Another week Guiding in the Chamonix backcountry…
So things seemed to stabilise quite quickly last week after the big snowfalls. With a couple of level 4 risk Avalanche days some of the Slackcountry areas that would normally be tracked out straight away were surprisingly left untouched, maybe the message is getting through and respect for the mountains is growing again!
I hope so.
I decided to treat everything as suspect, the persistent weak layer is under there somewhere and I sure don’t want to be the one to trigger it. I did a few tests and threw one of my guys in over a windloaded convexity on the rope to give a slope a good test before we rode it and still nothing moved?
Very strange, everything that I expected to move didn’t and slowly as the week progressed more and more steep and deep resents started to see some action.
I was running one of my Backcountry Freeride weeks. These weeks are designed for those that have been out in the Backcountry with me before. The guys know the score, they know how to Splitboard and so the only limiting factors are really down to conditions and I had a very dynamic and skilled group of riders who all knew each other to play with.
We started out with some Powder laps up high on the Glaciers at the Grand Montets in fantastic conditions and dreamed of great things to come.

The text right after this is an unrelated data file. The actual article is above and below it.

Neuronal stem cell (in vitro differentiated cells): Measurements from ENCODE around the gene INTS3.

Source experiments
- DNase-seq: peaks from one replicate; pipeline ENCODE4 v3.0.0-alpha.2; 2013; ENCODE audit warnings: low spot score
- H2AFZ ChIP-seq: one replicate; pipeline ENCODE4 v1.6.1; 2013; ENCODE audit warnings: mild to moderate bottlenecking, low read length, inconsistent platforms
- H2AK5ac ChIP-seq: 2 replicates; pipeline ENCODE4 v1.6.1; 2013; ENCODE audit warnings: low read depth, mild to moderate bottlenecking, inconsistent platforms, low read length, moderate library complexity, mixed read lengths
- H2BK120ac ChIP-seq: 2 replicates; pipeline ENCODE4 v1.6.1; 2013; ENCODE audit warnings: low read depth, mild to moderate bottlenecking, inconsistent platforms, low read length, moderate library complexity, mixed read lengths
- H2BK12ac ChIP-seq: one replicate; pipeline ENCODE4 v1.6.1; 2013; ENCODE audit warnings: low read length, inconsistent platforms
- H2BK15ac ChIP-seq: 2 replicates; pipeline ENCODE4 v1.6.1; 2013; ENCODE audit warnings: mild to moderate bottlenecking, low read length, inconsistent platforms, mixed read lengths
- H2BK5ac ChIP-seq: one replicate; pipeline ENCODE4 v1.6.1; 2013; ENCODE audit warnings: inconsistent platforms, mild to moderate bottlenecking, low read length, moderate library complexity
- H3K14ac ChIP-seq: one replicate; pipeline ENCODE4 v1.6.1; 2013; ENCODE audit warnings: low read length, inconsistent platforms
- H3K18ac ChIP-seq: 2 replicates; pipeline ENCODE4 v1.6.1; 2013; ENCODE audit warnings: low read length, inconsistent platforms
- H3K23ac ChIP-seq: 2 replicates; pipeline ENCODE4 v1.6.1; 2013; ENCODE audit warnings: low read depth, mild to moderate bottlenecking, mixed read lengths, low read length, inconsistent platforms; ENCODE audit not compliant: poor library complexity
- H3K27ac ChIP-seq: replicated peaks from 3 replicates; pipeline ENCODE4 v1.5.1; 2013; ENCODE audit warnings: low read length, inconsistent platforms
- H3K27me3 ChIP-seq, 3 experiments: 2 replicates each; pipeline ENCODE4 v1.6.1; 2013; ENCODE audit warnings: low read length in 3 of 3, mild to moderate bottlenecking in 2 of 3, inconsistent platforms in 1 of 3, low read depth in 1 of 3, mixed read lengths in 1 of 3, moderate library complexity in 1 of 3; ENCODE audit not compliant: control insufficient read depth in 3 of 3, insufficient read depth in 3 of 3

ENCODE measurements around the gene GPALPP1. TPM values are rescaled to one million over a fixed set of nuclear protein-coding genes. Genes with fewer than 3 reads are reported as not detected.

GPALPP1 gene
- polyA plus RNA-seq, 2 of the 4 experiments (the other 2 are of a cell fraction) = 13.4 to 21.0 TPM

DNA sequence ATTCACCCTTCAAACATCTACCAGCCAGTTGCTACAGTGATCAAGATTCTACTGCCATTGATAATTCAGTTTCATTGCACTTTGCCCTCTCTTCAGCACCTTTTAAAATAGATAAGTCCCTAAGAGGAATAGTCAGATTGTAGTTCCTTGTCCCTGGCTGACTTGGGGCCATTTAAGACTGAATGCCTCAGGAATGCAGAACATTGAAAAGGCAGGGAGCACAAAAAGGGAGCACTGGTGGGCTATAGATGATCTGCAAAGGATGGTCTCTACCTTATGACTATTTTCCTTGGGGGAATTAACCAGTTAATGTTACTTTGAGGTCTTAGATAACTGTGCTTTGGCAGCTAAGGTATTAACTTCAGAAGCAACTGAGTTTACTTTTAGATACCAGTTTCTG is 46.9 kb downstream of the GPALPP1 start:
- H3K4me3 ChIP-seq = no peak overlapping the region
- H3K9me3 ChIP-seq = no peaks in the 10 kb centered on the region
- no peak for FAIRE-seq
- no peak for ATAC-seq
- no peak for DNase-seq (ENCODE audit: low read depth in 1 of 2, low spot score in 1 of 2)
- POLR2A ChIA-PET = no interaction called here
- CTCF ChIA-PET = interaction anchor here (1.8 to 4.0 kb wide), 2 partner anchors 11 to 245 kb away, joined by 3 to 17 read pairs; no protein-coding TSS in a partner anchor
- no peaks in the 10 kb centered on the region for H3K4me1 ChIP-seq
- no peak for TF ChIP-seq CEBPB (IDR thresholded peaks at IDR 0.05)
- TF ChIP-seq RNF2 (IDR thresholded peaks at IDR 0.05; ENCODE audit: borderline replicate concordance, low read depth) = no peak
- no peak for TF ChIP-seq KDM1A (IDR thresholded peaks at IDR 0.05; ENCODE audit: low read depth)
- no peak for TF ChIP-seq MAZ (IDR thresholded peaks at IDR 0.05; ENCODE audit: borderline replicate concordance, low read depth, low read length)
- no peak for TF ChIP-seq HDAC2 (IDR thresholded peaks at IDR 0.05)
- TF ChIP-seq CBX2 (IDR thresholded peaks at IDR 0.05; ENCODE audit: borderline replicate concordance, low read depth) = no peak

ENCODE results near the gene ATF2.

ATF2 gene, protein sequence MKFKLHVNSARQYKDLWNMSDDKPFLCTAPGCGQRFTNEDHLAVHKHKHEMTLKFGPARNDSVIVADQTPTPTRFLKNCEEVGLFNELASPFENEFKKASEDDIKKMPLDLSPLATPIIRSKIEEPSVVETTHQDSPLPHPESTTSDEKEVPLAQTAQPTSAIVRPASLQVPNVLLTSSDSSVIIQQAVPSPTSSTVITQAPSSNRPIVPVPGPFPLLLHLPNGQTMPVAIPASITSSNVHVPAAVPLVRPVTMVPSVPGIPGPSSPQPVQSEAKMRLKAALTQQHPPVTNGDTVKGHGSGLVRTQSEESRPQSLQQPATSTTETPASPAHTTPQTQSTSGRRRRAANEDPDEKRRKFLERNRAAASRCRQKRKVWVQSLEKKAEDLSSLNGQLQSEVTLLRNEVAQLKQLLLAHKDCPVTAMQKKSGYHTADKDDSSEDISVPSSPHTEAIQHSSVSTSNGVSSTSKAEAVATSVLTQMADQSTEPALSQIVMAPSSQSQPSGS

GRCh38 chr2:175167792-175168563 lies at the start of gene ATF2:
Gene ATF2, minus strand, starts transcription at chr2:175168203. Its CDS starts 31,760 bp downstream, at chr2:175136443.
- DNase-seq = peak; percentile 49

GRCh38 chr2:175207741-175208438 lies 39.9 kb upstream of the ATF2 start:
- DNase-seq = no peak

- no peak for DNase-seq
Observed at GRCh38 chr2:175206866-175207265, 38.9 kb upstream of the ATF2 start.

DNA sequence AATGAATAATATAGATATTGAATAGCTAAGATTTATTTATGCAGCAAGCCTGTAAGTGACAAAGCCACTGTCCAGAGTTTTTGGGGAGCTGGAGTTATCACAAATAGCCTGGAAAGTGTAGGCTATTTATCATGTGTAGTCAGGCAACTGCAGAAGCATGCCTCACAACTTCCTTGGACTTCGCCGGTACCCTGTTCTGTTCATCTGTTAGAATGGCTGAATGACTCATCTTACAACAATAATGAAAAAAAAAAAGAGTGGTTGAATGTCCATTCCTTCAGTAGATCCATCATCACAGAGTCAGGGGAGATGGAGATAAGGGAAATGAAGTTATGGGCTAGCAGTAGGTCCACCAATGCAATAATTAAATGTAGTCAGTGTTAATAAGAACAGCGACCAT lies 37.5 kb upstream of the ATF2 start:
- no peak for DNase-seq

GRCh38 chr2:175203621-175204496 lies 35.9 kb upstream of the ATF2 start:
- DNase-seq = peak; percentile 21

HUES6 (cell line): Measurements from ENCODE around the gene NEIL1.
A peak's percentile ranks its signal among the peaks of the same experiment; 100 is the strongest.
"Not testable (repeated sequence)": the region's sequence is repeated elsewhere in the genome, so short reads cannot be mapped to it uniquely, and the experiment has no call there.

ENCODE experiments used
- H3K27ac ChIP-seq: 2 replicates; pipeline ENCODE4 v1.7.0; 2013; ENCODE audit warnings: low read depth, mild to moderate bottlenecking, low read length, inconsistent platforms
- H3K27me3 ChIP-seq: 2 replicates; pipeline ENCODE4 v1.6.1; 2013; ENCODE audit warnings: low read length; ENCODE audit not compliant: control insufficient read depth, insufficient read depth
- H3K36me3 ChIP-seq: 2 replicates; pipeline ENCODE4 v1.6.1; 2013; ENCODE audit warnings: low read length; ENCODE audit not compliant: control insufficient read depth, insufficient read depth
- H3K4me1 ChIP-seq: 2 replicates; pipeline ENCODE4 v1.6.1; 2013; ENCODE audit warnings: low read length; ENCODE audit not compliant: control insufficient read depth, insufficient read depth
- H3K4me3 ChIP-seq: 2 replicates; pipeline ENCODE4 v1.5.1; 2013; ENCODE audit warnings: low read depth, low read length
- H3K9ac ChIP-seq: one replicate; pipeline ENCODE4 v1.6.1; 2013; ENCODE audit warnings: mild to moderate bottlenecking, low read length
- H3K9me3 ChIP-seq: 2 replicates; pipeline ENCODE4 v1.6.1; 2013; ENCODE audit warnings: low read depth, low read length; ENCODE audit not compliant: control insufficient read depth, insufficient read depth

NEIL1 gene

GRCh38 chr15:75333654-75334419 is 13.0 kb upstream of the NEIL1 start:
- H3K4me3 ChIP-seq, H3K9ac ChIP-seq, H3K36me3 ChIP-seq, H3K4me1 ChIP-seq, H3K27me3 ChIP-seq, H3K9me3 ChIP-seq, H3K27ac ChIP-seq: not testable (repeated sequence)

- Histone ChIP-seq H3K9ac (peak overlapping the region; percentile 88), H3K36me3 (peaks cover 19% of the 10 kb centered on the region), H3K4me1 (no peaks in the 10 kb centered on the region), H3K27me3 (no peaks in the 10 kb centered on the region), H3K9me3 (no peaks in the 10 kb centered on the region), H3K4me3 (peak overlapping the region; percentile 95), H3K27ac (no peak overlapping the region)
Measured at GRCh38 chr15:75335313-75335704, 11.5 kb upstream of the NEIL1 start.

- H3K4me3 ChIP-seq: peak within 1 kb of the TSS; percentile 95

Day 2 saw us hit Le Tour for the day, my first day riding there of the season. We looked at the snowpack and I talked them through some Avalanche awareness, terrain analysis and safety theory to give them an idea of what I am looking out for and what they should start to be aware of. We then started to work our way slowly out into the backbowls, testing and building our confidence in the Snowpack as we went. I was very surprised to find that not one had been up onto the tete de Balme to access the Backbowls behind the Allouette and after a few runs nearer in to build confidence we headed out there.
By the time we got there a team had just dropped in and so we waited until they where completely clear of the slope just incase it released as we rode it. This is where I threw one of my team, Alex, out onto the slope on a rope to test the conditions. Whilst there some track followers turned up and asked if they could jump on in, to which I replied politely, ‘that no, just as we had waited for the team before us to clear, they could do the same!’ to give them credit they did as I asked and the descent was first class!
Taking advantage of a short weather window, on Wednesday we headed out on the Splitboards to ride from the Col du Lac Noire. I opted to boot pack up to the first Col at Col Cornu as from there we would make a descent down the back to avoid a dangerous traverse across to the col du Gliere. Boot packing turned out to be a bit of a waist deep mission and in hindsight we probably should have just split it.
It gave me a great work out anyway and with the time saved over a double change we probably arrived at the bottom of the second hike at the same time as if we had Split and were bang on time.